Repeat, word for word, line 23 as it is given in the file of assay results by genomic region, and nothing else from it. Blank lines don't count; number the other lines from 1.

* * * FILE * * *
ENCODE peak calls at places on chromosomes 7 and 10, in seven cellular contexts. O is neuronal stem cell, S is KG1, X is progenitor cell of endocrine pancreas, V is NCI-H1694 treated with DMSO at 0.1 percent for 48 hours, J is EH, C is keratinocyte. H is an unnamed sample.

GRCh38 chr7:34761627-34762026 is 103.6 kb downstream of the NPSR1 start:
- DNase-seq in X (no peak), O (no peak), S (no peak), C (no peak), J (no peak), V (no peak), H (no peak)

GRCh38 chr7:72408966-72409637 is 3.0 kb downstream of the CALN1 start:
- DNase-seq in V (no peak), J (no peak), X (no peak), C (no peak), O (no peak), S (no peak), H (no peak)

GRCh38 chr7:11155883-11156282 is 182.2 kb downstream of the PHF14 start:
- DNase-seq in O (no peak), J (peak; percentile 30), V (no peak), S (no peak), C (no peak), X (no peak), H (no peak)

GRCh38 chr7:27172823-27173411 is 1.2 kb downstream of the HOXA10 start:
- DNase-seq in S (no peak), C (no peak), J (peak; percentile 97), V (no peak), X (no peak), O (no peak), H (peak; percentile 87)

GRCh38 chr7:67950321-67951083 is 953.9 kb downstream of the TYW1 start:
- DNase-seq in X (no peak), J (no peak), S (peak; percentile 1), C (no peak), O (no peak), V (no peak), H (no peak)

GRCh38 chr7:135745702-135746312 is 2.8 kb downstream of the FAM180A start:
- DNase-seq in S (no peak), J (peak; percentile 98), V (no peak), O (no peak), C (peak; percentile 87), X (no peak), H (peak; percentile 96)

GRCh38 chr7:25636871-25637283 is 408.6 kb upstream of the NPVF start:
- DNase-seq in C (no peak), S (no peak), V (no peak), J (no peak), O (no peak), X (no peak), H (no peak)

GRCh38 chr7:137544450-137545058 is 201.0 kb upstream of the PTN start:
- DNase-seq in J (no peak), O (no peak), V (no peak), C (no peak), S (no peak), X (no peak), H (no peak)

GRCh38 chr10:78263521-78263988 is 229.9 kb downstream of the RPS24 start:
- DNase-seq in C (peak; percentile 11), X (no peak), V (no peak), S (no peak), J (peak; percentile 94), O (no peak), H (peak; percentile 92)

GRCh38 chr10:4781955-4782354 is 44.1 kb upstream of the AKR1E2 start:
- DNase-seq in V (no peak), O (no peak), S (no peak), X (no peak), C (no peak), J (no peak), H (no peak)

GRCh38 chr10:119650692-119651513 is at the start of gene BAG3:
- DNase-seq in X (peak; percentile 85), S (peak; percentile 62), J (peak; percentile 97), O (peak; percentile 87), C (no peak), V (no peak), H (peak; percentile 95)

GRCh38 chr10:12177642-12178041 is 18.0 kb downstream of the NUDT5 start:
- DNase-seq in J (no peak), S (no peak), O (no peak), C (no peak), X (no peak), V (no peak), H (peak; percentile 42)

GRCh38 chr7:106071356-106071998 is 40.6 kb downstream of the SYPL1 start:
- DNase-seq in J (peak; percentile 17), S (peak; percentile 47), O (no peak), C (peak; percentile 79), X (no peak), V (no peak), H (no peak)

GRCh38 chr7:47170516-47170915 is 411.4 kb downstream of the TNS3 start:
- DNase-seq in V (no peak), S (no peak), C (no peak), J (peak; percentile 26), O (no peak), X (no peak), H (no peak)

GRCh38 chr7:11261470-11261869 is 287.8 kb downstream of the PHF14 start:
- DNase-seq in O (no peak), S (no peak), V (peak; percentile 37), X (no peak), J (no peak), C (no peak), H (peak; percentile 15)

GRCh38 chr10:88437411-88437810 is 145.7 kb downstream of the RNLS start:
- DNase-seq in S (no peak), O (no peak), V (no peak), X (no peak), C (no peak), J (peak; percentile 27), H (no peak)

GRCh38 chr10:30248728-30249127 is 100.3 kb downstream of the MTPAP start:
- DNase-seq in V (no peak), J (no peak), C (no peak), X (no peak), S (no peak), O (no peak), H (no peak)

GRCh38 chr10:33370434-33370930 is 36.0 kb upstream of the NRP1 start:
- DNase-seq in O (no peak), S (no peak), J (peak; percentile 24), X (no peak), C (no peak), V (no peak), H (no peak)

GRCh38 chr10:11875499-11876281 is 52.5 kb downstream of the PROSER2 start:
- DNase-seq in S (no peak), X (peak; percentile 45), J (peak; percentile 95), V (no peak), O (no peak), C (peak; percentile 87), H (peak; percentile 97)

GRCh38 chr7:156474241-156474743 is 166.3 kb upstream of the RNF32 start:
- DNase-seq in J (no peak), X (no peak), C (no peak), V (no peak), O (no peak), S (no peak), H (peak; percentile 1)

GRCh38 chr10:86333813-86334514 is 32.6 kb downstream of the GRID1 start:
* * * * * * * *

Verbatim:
- DNase-seq in X (peak; percentile 85), S (peak; percentile 62), J (peak; percentile 97), O (peak; percentile 87), C (no peak), V (no peak), H (peak; percentile 95)